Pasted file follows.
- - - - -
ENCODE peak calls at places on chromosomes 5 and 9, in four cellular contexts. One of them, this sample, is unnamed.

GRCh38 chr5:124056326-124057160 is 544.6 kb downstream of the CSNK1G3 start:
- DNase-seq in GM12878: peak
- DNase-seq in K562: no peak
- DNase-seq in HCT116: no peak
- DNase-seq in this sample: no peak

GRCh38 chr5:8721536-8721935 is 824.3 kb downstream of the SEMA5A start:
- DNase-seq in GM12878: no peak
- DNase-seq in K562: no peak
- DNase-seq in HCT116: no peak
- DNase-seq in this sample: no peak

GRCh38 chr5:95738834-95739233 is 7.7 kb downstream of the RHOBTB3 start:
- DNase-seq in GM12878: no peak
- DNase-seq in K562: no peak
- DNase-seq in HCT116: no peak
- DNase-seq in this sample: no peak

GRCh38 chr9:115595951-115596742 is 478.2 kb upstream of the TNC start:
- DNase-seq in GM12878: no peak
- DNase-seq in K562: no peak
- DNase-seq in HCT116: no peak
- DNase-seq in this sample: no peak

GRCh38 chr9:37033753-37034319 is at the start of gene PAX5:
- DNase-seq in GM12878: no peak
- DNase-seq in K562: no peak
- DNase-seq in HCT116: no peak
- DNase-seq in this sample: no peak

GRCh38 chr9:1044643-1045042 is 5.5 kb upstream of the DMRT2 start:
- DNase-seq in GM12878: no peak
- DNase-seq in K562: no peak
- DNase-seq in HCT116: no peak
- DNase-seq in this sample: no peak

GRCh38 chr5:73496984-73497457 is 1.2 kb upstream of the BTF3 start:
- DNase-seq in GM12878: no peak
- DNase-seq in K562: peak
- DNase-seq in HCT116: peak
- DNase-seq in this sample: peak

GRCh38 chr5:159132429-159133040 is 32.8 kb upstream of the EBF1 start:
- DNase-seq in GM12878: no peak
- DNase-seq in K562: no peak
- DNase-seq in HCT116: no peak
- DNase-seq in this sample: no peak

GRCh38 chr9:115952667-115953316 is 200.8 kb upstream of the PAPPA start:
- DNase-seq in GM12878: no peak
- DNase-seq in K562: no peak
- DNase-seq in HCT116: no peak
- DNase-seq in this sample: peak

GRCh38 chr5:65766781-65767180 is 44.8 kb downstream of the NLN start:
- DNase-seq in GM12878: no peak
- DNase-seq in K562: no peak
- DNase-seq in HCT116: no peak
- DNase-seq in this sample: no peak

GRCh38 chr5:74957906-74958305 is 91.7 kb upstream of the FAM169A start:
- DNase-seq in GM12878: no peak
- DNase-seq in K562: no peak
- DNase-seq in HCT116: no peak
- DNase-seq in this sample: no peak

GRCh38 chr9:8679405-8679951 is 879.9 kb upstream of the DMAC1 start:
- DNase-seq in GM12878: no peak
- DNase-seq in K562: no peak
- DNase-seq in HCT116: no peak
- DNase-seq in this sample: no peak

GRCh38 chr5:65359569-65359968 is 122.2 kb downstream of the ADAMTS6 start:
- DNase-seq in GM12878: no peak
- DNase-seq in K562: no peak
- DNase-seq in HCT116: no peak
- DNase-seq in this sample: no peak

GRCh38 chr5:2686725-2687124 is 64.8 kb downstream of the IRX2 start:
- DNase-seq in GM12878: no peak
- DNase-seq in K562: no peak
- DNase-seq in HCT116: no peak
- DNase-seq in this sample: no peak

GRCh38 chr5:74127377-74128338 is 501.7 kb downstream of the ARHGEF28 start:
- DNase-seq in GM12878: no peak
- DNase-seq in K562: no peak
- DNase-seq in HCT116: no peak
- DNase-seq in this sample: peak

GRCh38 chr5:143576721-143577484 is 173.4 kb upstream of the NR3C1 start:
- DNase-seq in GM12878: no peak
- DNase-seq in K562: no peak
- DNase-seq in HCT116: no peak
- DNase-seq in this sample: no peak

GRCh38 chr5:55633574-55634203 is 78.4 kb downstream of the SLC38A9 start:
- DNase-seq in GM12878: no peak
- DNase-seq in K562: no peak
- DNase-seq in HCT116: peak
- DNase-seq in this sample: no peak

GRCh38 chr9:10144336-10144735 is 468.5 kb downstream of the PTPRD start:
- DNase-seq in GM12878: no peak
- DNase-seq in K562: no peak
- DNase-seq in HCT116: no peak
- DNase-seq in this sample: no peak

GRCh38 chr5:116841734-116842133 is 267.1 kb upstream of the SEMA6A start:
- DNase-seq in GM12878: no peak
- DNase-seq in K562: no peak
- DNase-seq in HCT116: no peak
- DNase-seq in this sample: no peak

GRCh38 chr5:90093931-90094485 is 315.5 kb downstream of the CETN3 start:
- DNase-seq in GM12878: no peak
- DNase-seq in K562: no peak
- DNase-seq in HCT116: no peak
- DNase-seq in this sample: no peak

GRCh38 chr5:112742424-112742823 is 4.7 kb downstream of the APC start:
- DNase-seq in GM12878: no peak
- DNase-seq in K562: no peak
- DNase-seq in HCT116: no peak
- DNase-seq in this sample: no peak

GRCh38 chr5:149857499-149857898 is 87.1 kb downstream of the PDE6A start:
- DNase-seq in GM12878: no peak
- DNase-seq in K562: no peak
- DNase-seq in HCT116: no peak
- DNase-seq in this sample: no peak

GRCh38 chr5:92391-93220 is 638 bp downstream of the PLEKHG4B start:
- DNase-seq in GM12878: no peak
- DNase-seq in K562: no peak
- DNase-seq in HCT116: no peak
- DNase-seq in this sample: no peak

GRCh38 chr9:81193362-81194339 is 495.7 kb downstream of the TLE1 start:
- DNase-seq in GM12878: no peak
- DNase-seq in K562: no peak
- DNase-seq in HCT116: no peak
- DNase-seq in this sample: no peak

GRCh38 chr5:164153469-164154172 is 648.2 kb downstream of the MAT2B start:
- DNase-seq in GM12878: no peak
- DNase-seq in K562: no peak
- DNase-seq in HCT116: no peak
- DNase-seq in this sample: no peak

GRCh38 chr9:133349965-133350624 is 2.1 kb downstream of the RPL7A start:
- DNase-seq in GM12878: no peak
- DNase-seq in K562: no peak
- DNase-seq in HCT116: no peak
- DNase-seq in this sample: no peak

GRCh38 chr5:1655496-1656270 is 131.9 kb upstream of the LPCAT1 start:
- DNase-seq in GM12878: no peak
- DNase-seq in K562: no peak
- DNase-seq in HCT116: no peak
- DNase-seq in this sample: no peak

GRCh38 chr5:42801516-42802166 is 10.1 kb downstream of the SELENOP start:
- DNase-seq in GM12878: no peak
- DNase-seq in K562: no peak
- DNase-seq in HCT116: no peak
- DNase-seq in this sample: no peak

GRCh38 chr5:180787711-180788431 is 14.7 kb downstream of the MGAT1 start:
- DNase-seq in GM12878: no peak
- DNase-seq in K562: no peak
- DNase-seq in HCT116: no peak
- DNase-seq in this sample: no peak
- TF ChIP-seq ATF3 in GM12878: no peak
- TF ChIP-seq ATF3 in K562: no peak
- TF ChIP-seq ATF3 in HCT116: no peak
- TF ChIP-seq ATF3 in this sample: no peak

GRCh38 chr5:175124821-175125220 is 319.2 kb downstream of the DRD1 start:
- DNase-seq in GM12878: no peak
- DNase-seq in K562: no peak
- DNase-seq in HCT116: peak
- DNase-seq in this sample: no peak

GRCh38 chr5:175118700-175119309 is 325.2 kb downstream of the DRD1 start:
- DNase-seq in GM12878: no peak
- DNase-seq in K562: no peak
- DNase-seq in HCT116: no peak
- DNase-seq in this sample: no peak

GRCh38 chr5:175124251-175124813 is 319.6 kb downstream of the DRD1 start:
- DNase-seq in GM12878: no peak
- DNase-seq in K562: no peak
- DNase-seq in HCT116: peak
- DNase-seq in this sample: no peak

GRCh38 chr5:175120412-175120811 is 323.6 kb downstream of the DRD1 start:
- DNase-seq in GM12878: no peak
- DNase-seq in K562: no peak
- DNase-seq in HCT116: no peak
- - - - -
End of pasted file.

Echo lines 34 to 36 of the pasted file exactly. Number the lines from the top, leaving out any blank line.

- DNase-seq in K562: peak
- DNase-seq in HCT116: peak
- DNase-seq in this sample: peak